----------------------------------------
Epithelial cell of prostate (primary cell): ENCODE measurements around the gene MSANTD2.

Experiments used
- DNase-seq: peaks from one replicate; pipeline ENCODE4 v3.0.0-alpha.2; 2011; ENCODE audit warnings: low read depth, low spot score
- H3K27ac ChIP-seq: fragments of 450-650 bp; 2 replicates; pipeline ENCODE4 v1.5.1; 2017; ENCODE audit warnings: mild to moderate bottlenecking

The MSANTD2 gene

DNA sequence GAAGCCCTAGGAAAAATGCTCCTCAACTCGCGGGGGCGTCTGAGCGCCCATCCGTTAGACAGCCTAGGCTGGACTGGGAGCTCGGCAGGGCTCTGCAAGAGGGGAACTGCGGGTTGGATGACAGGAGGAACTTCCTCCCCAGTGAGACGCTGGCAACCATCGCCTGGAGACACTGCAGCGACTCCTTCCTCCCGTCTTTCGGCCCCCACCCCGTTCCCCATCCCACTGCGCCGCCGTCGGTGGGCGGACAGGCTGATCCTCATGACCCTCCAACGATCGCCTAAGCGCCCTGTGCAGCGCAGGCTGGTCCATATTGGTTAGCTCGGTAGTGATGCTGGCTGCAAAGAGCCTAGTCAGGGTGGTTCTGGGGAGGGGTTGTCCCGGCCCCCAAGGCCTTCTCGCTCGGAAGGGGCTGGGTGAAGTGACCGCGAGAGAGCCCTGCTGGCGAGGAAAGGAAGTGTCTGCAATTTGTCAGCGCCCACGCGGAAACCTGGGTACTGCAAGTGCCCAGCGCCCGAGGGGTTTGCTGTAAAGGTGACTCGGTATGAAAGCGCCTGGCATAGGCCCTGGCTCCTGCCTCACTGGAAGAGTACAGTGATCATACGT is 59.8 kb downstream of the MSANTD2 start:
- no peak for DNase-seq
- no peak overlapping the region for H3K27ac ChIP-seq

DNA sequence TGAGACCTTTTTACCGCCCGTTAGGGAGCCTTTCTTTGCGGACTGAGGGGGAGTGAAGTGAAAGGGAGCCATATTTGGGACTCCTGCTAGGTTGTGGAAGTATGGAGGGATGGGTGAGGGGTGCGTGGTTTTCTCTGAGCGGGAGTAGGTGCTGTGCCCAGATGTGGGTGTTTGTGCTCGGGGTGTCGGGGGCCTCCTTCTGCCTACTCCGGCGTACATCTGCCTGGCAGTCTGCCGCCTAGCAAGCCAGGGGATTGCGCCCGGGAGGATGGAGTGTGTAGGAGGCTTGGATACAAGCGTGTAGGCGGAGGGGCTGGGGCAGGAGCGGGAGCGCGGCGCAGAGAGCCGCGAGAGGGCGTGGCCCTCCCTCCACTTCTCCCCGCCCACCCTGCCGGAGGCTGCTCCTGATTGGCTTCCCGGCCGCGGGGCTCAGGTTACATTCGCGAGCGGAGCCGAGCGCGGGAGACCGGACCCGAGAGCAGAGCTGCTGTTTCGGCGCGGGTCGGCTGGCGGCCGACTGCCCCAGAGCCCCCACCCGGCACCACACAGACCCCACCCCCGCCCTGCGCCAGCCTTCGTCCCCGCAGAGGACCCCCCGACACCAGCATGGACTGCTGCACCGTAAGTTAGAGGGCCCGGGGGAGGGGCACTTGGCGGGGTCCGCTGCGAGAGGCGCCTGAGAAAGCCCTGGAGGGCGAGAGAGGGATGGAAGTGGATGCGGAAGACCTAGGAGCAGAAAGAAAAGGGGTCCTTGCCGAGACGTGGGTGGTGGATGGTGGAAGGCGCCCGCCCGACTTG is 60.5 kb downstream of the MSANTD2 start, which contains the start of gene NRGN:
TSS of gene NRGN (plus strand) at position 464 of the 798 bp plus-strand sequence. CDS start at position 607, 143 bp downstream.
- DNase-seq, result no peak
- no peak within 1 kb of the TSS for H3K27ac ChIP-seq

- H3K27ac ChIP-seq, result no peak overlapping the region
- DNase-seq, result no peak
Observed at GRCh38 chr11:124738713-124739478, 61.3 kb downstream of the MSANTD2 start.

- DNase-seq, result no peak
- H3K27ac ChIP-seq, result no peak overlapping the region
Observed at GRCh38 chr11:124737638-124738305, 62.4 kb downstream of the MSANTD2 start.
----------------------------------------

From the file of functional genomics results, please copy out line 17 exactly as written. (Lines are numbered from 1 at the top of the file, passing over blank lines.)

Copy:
- H3K27ac ChIP-seq, result no peak overlapping the region